Replacement of carbohydrate by healthy fat, such as monounsaturated fatty acids (MUFAs) and polyunsaturated fatty acids (PUFAs), has been increasingly recognized as a possible therapeutic strategy in the treatment of diabetes (1) as concerns emerge over the impact of refined carbohydrate foods in increasing postprandial glycemia and reducing HDL cholesterol (1). At the same time, increased proportions of fat and protein in the diet, especially of plant origin (2,3), may confer metabolic benefits and reduce the risk of developing coronary heart disease (CHD) and diabetes. However, there is little guidance on the optimal foods with which to increase the fat and protein intakes, and fear persists that increasing the proportion of fat in the diet will increase body weight (1). Nevertheless, use of nuts to increase fat intake has not resulted in weight gain, and habitual nut consumption lowers LDL cholesterol (4). Furthermore, nut intake has been associated with reduced CHD risk, a major cause of death in diabetes (46). Despite these potential advantages of nuts, few studies have been undertaken in diabetes, and none have demonstrated advantages in glycemic control (710).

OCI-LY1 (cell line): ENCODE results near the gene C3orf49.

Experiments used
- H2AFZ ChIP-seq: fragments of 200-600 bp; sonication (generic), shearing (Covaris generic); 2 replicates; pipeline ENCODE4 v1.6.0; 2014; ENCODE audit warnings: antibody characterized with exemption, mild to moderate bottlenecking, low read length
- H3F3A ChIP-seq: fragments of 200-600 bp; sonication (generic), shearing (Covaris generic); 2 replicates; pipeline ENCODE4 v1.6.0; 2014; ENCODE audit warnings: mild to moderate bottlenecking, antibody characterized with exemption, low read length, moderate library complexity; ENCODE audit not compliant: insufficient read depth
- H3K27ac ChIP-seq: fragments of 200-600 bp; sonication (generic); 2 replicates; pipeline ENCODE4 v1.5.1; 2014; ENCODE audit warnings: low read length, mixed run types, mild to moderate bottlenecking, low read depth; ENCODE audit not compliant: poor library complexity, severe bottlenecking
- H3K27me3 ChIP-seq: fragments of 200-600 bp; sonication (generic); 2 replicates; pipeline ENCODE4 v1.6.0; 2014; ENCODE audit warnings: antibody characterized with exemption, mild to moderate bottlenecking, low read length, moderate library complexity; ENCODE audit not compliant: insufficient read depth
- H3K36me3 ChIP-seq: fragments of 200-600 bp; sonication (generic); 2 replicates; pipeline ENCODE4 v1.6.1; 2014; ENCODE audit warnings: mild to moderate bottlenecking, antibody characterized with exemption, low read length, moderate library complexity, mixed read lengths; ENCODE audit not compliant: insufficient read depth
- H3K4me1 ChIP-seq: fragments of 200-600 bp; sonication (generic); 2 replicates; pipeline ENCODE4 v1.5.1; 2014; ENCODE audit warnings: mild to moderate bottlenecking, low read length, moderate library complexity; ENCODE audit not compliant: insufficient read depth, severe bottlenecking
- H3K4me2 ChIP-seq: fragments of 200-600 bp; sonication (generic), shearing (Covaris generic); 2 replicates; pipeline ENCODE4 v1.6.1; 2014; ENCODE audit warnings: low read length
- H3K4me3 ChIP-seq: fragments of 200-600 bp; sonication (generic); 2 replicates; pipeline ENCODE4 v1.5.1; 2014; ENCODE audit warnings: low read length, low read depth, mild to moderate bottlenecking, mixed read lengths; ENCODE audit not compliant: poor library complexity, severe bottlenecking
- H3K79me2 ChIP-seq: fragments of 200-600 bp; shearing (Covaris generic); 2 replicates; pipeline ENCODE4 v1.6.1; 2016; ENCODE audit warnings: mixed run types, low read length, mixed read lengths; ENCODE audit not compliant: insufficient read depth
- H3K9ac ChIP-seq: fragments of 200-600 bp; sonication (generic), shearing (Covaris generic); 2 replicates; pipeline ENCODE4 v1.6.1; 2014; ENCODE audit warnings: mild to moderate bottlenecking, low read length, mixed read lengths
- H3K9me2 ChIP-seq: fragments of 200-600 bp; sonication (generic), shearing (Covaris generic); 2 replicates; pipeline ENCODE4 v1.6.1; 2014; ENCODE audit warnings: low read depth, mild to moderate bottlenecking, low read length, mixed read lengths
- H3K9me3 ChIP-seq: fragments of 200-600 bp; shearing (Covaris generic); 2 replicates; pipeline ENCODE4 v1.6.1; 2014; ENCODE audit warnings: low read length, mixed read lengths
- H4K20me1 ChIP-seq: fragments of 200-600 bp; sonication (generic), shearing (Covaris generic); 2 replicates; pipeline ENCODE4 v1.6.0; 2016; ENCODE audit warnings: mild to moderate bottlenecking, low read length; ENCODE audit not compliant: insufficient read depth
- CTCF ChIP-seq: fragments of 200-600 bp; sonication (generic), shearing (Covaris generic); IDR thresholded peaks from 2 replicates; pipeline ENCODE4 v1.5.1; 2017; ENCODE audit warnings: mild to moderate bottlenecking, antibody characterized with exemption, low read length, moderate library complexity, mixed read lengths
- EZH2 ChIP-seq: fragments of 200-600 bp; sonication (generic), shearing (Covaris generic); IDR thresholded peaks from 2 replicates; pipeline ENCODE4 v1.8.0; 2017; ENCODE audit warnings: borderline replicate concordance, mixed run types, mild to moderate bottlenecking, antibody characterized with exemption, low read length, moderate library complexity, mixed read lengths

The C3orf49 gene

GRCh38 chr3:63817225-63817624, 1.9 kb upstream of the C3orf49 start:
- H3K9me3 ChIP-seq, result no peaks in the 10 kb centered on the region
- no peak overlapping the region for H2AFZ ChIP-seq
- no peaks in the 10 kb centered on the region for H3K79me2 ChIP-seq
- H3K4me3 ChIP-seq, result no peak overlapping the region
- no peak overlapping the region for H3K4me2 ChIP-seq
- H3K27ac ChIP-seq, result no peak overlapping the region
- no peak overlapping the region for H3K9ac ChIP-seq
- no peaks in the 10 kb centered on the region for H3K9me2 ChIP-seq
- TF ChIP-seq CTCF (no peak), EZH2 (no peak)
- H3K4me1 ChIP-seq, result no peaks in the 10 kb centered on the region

Therefore, we have carried out a study specifically to test the effect on glycemic control and serum lipids of substituting nuts as a source of fat and vegetable protein to replace carbohydrate foods (muffins) in the diets of patients with type 2 diabetes.


Subjects were recruited by a newspaper advertisement and from previous studies. A total of 117 subjects were eligible and randomized (Supplementary Fig. 1). Recruitment took place from April 2007 to September 2008, with the last follow-up visit on 18 December 2008. Eligible participants were men or postmenopausal women with type 2 diabetes who were taking antidiabetic agents other than acarbose, with medications stable for the previous 3 months and who had HbA1c values at screening between 6.5 and 8.0% (Table 1). No participants had clinically significant cardiovascular, renal, or liver disease (alanine aminotransferase more than three times the upper limit of normal) or a history of cancer. Subjects were accepted after surgery or myocardial infarction if they had an event-free 6-month period before the study. One subject had changed medications within 3 months before the start of the study. Nevertheless, all randomized subjects were retained for the intention-to-treat analyses.

Table 1

Baseline characteristics of study participants